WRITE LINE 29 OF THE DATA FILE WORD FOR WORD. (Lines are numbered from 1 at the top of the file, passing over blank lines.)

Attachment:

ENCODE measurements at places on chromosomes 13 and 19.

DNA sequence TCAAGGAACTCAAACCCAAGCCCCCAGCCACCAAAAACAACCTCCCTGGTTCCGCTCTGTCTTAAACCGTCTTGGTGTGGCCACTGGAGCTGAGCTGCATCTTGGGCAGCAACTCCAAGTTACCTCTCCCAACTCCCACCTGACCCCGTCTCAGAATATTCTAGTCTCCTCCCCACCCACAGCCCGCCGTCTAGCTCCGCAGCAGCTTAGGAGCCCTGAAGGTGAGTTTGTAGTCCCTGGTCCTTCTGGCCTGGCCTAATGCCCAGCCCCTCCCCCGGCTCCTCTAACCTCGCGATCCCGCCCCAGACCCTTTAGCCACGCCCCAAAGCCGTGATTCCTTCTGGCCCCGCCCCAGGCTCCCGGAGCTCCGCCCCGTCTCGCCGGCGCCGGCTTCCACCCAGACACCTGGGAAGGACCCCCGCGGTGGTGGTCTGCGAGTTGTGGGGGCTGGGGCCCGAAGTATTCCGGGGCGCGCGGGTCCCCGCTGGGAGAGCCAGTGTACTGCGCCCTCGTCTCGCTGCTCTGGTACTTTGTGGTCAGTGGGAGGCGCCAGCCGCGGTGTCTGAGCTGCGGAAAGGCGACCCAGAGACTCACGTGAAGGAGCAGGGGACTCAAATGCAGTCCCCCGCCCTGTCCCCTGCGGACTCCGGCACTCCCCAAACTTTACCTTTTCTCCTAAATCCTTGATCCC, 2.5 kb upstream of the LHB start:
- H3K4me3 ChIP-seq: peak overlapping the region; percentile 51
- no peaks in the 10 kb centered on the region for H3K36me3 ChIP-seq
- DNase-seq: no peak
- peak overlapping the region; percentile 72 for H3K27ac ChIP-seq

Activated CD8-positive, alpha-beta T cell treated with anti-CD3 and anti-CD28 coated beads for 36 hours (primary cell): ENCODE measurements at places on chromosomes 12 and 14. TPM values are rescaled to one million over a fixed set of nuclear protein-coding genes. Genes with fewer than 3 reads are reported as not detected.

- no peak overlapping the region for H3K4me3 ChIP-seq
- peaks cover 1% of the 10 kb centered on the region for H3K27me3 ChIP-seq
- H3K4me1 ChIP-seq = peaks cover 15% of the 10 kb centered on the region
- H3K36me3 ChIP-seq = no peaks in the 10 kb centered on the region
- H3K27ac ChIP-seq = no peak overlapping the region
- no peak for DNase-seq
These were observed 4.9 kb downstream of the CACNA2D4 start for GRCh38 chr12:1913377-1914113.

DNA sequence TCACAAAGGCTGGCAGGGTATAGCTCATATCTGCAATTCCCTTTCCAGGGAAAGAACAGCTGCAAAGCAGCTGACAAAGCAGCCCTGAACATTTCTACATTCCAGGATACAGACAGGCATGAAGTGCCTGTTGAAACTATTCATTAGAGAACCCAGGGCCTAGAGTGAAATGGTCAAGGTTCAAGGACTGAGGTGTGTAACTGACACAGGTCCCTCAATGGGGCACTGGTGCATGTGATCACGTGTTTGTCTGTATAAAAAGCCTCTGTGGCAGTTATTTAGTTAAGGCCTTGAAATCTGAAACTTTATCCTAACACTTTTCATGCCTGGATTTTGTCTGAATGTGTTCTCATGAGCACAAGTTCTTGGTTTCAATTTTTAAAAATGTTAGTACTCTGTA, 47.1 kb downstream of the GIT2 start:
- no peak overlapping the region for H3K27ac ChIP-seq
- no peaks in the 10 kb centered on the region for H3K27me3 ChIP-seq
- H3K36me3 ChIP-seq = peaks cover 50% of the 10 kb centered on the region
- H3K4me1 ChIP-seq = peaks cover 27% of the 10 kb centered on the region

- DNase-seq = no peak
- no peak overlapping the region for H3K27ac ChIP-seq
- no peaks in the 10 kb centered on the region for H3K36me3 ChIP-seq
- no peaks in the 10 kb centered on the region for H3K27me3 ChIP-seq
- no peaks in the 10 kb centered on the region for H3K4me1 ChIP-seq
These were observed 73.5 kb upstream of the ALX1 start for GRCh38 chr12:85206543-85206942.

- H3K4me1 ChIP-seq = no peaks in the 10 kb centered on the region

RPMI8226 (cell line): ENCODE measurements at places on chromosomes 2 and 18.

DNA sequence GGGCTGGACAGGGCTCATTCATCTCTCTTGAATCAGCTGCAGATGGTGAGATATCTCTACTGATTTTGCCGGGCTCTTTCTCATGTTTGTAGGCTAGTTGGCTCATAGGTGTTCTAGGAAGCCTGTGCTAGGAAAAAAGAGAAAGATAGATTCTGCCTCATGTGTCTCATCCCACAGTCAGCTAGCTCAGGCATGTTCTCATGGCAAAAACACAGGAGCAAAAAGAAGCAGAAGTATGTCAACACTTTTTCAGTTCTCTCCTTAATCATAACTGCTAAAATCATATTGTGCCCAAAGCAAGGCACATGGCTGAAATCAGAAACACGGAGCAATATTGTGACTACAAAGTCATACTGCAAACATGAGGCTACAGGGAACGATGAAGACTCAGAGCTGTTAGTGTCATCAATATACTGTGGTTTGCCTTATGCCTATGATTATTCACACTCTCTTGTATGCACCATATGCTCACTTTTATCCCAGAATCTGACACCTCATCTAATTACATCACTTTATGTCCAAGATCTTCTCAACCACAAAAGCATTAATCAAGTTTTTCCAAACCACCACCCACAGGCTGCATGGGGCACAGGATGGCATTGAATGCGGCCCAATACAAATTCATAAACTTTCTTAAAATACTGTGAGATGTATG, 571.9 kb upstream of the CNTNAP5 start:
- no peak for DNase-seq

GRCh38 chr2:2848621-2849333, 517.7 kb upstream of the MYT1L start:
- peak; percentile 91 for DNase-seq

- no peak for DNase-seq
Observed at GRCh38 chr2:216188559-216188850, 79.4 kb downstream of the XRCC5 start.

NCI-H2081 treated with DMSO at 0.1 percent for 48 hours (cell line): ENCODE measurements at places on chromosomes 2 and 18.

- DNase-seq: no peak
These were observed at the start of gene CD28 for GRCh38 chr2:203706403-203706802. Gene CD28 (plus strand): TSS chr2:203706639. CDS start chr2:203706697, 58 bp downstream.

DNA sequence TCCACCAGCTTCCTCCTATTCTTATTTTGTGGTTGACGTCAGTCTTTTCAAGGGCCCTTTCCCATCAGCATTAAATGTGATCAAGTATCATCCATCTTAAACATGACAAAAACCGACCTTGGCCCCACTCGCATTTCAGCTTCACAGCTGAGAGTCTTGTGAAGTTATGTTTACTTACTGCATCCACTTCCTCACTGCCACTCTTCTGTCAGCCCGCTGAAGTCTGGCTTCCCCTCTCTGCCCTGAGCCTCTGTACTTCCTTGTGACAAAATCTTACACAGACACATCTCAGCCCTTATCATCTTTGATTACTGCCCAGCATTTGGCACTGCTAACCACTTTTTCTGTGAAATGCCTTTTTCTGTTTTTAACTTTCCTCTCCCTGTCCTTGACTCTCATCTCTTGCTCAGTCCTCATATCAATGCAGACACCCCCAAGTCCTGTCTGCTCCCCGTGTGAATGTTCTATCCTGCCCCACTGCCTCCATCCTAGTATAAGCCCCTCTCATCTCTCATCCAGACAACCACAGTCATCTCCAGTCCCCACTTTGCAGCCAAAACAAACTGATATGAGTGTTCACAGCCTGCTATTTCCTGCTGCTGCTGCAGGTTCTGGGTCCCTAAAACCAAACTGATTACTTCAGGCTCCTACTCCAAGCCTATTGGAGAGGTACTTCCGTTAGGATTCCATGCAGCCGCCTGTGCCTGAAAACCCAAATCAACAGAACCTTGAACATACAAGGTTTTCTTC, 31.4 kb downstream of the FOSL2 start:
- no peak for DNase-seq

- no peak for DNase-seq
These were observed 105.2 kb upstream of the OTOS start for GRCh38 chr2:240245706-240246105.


- no peak for DNase-seq